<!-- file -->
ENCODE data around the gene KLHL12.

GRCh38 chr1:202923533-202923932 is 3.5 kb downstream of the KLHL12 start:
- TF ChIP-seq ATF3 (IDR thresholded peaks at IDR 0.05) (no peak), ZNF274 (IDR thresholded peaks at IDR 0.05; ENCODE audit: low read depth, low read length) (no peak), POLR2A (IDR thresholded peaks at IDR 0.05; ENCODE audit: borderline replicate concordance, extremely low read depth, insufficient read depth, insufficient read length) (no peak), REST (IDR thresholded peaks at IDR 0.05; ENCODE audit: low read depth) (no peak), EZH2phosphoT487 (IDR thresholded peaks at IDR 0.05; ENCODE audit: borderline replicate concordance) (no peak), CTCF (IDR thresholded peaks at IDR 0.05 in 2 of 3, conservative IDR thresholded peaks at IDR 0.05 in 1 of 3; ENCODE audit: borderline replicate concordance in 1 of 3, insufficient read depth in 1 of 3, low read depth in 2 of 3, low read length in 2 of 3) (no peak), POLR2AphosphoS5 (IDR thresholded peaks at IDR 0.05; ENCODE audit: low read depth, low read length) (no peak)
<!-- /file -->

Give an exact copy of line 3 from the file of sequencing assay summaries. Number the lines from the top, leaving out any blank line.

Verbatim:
- TF ChIP-seq ATF3 (IDR thresholded peaks at IDR 0.05) (no peak), ZNF274 (IDR thresholded peaks at IDR 0.05; ENCODE audit: low read depth, low read length) (no peak), POLR2A (IDR thresholded peaks at IDR 0.05; ENCODE audit: borderline replicate concordance, extremely low read depth, insufficient read depth, insufficient read length) (no peak), REST (IDR thresholded peaks at IDR 0.05; ENCODE audit: low read depth) (no peak), EZH2phosphoT487 (IDR thresholded peaks at IDR 0.05; ENCODE audit: borderline replicate concordance) (no peak), CTCF (IDR thresholded peaks at IDR 0.05 in 2 of 3, conservative IDR thresholded peaks at IDR 0.05 in 1 of 3; ENCODE audit: borderline replicate concordance in 1 of 3, insufficient read depth in 1 of 3, low read depth in 2 of 3, low read length in 2 of 3) (no peak), POLR2AphosphoS5 (IDR thresholded peaks at IDR 0.05; ENCODE audit: low read depth, low read length) (no peak)